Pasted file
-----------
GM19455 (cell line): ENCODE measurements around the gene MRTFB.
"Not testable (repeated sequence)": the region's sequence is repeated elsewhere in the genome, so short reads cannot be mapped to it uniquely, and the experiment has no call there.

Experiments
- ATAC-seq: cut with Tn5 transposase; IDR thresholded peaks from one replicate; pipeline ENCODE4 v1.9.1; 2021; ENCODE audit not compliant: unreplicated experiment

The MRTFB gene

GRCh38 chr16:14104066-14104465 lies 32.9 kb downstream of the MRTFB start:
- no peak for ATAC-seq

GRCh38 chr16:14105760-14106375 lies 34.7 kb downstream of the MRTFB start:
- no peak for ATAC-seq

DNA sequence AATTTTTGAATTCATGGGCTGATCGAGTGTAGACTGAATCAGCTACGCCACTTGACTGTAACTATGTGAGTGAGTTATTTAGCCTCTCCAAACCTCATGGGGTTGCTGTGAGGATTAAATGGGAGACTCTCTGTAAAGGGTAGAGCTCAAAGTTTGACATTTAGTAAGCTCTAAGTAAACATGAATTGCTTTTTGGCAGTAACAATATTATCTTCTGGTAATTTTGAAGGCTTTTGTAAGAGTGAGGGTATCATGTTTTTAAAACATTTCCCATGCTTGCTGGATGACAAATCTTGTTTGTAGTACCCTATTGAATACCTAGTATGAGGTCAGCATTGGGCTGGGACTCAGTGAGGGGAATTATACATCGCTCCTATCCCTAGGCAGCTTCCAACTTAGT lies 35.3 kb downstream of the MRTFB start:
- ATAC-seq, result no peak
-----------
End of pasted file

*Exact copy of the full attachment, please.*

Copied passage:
GM19455 (cell line): ENCODE measurements around the gene MRTFB.
"Not testable (repeated sequence)": the region's sequence is repeated elsewhere in the genome, so short reads cannot be mapped to it uniquely, and the experiment has no call there.

Experiments
- ATAC-seq: cut with Tn5 transposase; IDR thresholded peaks from one replicate; pipeline ENCODE4 v1.9.1; 2021; ENCODE audit not compliant: unreplicated experiment

The MRTFB gene

GRCh38 chr16:14104066-14104465 lies 32.9 kb downstream of the MRTFB start:
- no peak for ATAC-seq

GRCh38 chr16:14105760-14106375 lies 34.7 kb downstream of the MRTFB start:
- no peak for ATAC-seq

DNA sequence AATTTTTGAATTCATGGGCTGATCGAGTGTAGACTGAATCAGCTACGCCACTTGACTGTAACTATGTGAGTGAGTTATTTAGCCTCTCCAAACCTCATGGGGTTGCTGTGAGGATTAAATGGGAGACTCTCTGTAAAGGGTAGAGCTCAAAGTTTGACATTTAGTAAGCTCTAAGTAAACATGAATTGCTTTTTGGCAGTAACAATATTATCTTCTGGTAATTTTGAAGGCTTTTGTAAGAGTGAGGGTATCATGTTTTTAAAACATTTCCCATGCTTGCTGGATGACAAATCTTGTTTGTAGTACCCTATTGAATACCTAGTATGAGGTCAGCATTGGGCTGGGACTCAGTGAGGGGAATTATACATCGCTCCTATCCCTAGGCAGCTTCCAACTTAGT lies 35.3 kb downstream of the MRTFB start:
- ATAC-seq, result no peak